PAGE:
- ½ large yellow onion
- 2 carrots
- 2 ribs celery
- 2 cloves onion
- 1 bay leaf
- ½ teaspoon poultry seasoning. More if you prefer
- salt and pepper to taste
- 6 crimini mushrooms, chopped coarsely
- 2 scallions, including the green tops, sliced
- In a soup pot, bring the chicken stock to a boil. Add the chicken, the half onion, one of the carrots, one rib of celery and the remaining ingredients. Return to the boil. Then reduce to a simmer for 30 minutes or until the chicken thighs are cooked. Add additional water if needed.
- Remove the chicken thighs to a plate, and when they are cool enough to handle, remove the skin and cut the meat from the bones, shredding the meat to the size you prefer. Set aside.
- Remove the vegetables and strain the broth through a fine sieve. Wipe the pot clean, and return the broth to the pot. Bring to the boil.
- Peel the remaining carrot and slice thinly into rounds. Slice the remaining celery stalk into ¼ inch slices.
- Add the mushrooms, scallions, celery, and shredded chicken. Simmer for 10 minutes.
- About 10 minutes before you are ready to serve, stir in the dried noodles, return the soup to the boil for an additional 10 minutes or until the noodles are cooked and tender.
- 1 cup all-purpose flour
- 2 teaspoons basking powder
- ½ teaspoon salt
- 1 egg
- ½ cup whole milk
- In a mixing bowl, whisk the flour, baking powder and salt together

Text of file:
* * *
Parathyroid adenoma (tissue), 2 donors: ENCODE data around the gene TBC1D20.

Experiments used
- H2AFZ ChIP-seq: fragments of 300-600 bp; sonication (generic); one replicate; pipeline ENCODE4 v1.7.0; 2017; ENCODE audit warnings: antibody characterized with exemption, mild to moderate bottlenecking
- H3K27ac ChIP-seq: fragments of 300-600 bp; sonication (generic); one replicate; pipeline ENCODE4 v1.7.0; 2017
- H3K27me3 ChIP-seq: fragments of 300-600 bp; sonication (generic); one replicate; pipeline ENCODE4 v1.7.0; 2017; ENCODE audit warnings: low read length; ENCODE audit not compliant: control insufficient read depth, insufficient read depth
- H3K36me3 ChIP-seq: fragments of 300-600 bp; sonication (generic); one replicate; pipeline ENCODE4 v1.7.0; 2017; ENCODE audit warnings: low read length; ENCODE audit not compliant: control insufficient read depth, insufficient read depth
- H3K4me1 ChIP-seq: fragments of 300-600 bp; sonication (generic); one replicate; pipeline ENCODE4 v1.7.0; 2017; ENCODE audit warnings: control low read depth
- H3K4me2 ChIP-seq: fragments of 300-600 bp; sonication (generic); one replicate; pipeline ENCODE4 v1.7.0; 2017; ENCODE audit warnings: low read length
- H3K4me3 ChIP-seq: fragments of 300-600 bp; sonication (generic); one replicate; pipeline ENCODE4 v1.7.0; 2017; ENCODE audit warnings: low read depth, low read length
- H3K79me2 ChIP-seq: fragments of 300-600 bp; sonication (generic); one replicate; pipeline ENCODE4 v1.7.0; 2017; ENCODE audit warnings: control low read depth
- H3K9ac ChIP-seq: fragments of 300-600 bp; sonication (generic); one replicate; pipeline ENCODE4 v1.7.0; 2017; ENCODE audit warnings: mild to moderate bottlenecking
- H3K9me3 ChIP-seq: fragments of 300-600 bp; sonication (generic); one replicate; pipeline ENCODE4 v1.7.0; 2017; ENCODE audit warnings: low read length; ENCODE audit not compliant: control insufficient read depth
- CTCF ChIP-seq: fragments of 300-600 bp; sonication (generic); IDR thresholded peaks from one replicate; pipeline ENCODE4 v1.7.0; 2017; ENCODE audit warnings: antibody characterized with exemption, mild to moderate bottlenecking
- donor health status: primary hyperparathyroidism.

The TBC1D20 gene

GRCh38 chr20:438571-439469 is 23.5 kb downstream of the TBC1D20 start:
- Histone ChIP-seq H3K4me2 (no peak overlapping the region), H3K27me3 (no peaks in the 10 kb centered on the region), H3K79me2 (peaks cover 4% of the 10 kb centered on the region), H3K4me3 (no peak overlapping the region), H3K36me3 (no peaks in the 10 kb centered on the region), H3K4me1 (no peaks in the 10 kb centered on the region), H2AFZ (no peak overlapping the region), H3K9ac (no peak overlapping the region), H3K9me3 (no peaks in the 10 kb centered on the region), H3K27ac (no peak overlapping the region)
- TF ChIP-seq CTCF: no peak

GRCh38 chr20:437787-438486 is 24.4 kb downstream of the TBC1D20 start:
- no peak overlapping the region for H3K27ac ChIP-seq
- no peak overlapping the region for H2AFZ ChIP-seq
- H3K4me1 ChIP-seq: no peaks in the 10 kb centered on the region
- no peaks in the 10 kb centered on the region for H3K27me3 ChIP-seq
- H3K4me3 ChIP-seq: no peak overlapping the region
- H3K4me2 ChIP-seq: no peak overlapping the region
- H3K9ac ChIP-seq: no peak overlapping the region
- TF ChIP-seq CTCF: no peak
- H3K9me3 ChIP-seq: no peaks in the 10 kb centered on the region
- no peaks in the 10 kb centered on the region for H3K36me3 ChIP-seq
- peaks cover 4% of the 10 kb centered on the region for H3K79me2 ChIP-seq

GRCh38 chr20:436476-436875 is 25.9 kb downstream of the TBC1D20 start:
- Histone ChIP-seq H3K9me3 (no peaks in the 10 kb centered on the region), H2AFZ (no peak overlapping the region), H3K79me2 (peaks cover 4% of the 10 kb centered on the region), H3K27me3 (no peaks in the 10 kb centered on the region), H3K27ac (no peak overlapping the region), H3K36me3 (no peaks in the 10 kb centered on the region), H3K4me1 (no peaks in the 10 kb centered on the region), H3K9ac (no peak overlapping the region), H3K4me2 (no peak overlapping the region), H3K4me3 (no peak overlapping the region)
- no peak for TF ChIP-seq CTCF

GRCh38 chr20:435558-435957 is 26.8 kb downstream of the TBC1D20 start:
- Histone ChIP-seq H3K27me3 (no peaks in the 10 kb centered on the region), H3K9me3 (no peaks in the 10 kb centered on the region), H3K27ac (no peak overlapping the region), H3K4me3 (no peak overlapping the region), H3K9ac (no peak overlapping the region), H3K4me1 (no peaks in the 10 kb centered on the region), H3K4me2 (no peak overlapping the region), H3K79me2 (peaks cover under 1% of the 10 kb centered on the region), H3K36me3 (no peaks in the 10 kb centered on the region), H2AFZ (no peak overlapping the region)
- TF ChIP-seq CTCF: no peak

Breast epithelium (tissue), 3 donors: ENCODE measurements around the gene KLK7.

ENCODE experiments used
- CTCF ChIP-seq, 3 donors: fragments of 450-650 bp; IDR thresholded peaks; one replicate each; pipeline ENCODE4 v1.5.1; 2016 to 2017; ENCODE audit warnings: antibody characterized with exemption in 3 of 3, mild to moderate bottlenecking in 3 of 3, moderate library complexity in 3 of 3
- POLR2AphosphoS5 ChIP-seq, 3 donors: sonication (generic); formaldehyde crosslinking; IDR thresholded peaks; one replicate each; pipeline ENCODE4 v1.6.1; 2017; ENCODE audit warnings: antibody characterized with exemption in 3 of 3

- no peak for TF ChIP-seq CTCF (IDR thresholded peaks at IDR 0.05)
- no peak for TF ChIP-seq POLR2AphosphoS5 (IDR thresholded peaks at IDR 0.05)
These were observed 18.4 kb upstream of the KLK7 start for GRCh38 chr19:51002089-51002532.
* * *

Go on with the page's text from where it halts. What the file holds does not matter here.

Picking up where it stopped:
- Beat the egg lightly and stir in the milk
- While stirring continuously, add the egg and milk mixture slowly to the dry mixture. You should have a smooth but stiff batter.
- By teaspoonfuls, drop the batter into boiling soup. Simmer, covered, for 10 minutes. Serve immediately.
- 2 cups all-purpose flour
- 2 large eggs
- 4-8 tablespoons water
- On a clean, dry work surface, make a mound of the flour. With your fingers, form a well in the middle of the flour that is big enough to hold the eggs.
- Break the eggs into the well. Add one tablespoon of water. With a dinner fork, lightly beat the eggs, and then begin to pull the flour gradually into the well.
- Continue to mix the eggs with more of the flour. Add another tablespoon of water. The dough should be well mixed and begin to hold together. If the mixture is too dry, add more water by a few drops at a time. The finished dough should be smooth and hold together, but should not have any stickiness. Knead for a few minutes with your hands until the dough is smooth. Cover with a bowl or dust lightly with flour and wrap with plastic wrap. Let relax for 30 minutes.
- When you are ready to roll out the noodles, cut the ball of dough into fourths, working with only one part at a time and covering the remaining pieces to prevent them from drying out.
- Shape the dough into a rough rectangle. Then using a sturdy rolling pin, roll the dough to the desired thickness – the thinner the better. Dust very lightly with flour and fold the dough over on itself so that you have a long roll with four layers. With a sharp knife, cut the roll into noodles of the desired width.
- Repeat the process with the remaining three pieces of dough.
- Dry the noodles for 20 – 30 minutes. Then add to the boiling soup and cook until the noodles have puffed up and cooked through. It should not take as long as with packaged dry noodles.